Tuesday, 7 August 2007

Romeo and Juliet

Mrs K was biting her thumb at me. Literally, repeatedly, vehemently, furiously, contemptuously biting her thumb at me.

This small Greek lady did not speak English, but thanks to an admirable display of body language, and my cursory acquaintance with a Shakespearean thumb-based dispute, her displeasure was all too clear.

I had not expected this. Despite 6 years of medical education at two of the best universities in the country, I was flummoxed by this small woman's fury. This fury was a force unlike any other - not amenable to reason, unmodified by calm explanations by Greek interpreters, family members or bilingual patients.

And this was after I had spent the vast majority of my first day as a doctor with her. Because I was determined that my first ever patient would leave the hospital on time, in good health, and with a smile on her face.

On 1st August 2007, junior doctors all over the UK simultaneously took up new posts. The Daily Mail, turning on its head its usual policy of unerring optimism, predicted total chaos. And yes, we did struggle. These junior doctors (still, from my lowly viewpoint, my seniors) were unavailable throughout the day as they sat through a hospital "induction". We were overstretched, overrun, overawed.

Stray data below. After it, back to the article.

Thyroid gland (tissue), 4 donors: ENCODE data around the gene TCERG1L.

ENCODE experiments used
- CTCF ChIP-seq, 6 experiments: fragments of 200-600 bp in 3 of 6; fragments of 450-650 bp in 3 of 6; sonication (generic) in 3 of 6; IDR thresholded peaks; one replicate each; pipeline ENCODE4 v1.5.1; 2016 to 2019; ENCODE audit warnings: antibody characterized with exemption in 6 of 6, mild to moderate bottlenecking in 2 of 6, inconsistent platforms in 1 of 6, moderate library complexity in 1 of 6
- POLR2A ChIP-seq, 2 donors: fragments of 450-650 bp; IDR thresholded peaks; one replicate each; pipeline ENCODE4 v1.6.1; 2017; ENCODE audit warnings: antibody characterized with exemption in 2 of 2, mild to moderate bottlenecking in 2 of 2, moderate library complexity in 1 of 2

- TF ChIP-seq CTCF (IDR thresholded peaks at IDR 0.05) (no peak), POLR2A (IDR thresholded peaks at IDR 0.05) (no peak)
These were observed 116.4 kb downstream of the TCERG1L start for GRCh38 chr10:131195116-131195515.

But, as far as I know, no patient suffered the consequences. And so my enduring memory will be that of the bilious Greek OAP - my Juliet - disgusted with the perceived faults of her doctor. She left my NHS hospital, under her own steam, less than 24 hours after major keyhole surgery, thanks to a talented consultant surgeon and good nursing care. But not with a smile on her face.

Star-crossed lovers never had it so easy.

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